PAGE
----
My Hero Academia, vol 1, by Horikoshi Kohei

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Publication date – August 4, 2015

Summary: What would the world be like if 80 percent of the population manifested superpowers called “Quirks” at age four? Heroes and villains would be battling it out everywhere! Being a hero would mean learning to use your power, but where would you go to study? The Hero Academy of course! But what would you do if you were one of the 20 percent who were born Quirkless?

Middle school student Izuku Midoriya wants to be a hero more than anything, but he hasn’t got an ounce of power in him. With no chance of ever getting into the prestigious U.A. High School for budding heroes, his life is looking more and more like a dead end. Then an encounter with All Might, the greatest hero of them all, gives him a chance to change his destiny…

Thoughts: I went into this one blind. I haven’t watched the anime adaptation. I knew pretty much nothing about the story. At most I’ve heard a few people mention some character names. The most knowledge I had was from reading the description of this volume on Amazon. I didn’t want to go into reading this with any particular opinion, despite the general popularity of the story.

And you know what? I can see why My Hero Academia appeals to so many people.

It’s an interesting premise that’s set up, very similar to X-Men, only taken to greater lengths. Instead of a small percentage of people with supernatural powers (known here as quirks), it’s a very large percentage of people. Nearly everybody has some sort of power, and has for generations. Most are small things that are useful but don’t necessarily put one into the “superhero” category. But for others, becoming a superhero is absolutely within their reach, as their quirk is something akin to what you might see in such comics.

Izuku is one of the few kids who never manifests any sort of quirk, which is an even greater kick in the pants when you consider that his lifelong dream is to become a hero. Without a quirk, there’s no way he would be considered for such a job, since being a hero is, in many ways, an actual job in this world. There is absolutely nothing special him whatsoever, except in his refusal to give up on his impossible dream.

Only the dream may not be so impossible after all, when the world’s greatest hero, All Might, reveals to Izuku that his own powers aren’t inherent so much as they were granted, given to him by another, and that Izuku’s heart and bravery have marked him as All Might’s successor. All Might’s gift allows Izuku to properly follow the path he has dreamed of since childhood, and his journey as a hero truly begins.

You can see the quick appeal in the “zero to hero” trope here. It’s one that resonates with a lot of people. Someone without any special talents or training ends up being given a huge gift that changes their lives and sets them on their true path, the path of their dreams. I mean, who among us hasn’t had that fantasy in our minds at some point? And in this early volume of the much larger story that is My Hero Academia, Izuku struggles to deal with the powers that he’s been given. They’re not a quick fix for his life’s problems, they don’t make everything so easily for him. He had to train his body almost to breaking point to even receive them, and one he had them, he had to adjust to gaining so much power so suddenly. Children in this world typically get their quirks as toddlers at the latest, and so growing up with a quirk means that it’s just a natural part of who they are. The whole thing is likened to suddenly having a tail. If you’ve grown up without one, you’re not going to know how to control it or move with it for a while. That’s the situation Izuku finds himself in, as he navigates this new world of hero-training he finds himself now a part of.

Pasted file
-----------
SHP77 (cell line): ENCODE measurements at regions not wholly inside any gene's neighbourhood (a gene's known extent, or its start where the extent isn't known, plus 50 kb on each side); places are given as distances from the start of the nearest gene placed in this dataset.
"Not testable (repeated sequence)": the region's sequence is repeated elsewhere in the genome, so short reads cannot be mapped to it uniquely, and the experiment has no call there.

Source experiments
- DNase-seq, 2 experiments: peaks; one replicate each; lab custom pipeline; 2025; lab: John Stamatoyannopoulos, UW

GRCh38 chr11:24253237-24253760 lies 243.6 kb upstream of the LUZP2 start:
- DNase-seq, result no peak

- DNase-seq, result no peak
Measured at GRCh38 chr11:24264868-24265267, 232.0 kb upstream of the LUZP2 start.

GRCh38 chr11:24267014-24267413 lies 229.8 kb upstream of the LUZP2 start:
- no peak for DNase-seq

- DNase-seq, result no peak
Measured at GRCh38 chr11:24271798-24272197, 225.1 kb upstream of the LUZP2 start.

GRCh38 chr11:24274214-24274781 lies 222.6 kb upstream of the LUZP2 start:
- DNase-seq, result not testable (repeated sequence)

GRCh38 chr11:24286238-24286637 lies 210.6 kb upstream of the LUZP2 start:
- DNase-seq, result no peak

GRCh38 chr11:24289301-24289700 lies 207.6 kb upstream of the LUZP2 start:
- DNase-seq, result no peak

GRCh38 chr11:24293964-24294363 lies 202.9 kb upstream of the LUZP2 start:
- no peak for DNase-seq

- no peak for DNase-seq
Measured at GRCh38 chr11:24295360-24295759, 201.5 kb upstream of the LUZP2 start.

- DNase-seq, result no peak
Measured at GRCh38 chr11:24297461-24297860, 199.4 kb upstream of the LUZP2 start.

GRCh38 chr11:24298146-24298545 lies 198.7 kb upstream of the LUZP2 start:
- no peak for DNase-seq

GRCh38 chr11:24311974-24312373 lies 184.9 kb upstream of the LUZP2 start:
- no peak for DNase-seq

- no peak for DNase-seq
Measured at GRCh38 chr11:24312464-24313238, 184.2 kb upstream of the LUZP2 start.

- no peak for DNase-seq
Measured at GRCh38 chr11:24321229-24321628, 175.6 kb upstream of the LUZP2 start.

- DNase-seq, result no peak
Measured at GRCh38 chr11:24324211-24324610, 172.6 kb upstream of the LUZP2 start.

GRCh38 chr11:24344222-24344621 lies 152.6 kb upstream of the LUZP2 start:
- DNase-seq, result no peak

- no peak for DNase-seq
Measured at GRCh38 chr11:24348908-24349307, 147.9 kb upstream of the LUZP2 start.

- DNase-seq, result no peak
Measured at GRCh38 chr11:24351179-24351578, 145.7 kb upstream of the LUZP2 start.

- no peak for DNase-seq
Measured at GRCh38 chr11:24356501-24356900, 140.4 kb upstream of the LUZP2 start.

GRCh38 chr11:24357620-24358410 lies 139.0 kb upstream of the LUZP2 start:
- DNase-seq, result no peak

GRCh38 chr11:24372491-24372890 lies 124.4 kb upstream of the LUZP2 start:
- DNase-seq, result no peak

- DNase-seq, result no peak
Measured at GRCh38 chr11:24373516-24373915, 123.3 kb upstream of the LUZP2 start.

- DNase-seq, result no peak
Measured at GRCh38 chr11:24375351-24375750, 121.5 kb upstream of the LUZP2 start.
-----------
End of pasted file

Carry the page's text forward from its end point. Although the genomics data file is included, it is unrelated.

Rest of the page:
Some aspects of the art style don’t really work for me, but that’s not something that really prevents me from getting into the story. Even if I may have outgrown some of the, “I wish I could receive a huge gift that would set my life on track” mindset (only some, mind you), there’s a lot about this story that’s appealing. I want to see how Izuku grows. I want to see what happens beyond basic hero training, dealing with asshole bullies, and so on. I want to see more of the world develop. Given that the series has gone for many volumes at this point, it seems there’s a lot more of the story yet to come, and I’m curious as to how it all plays out. This first volume made me quite curious, and even if superheroes and a lot of typical shounen manga archetypes aren’t really my thing, I’ve got my sights on this story, and I hope I’ll be able to read more of it soon.

(Book received in exchange for an honest review.)

The Fox and the Little Tanuki, vol 1, by Tagawa Mi

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Publication date – March 17, 2020

Summary: It is said that there are some special animals occasionally born with great powers. Senzou the black fox is one of those… but instead of using his powers for good, he abused his strength until the Sun Goddess imprisoned him for his bad behavior. Three hundred years later, he’s finally been released, but only on one condition― he can’t have any of his abilities back until he successfully helps a tanuki cub named Manpachi become an assistant to the gods.  Unfortunately for Senzou, there’s no cheating when it comes to completing his task! The magic beads around his neck make sure he can’t wander too far from his charge or ignore his duties, and so… Senzou the once-great Fox Spirit must figure out how to be an actually-great babysitter to a innocent little tanuki or risk being stuck without his powers forever!

Thoughts: From the title, you may initially dismiss this manga as being too kid-oriented to be worth paying attention to. And while it is clearly a manga designed more for younger readers than older ones, I think it would be a mistake to pass it over, because there’s actually a good entertaining story in here.

Senzou is a powerful black fox spirit, imprisoned for three hundred years, and finally set free by the very deity who initially sealed him away. But his freedom comes with one caveat: he must raise a tanuki cub, named Manpachi, to be a good servant of the gods. If he does this, he’ll be given full freedom. If he does not, then the magical beads he’s forced to wear around his neck cause him pain. Cruel? Yes. But Senzou did more than make mischief before he was sealed away; he was a force of destruction that took down anything in his path. This is not only only Senzou’s punishment, but also his rehabilitation.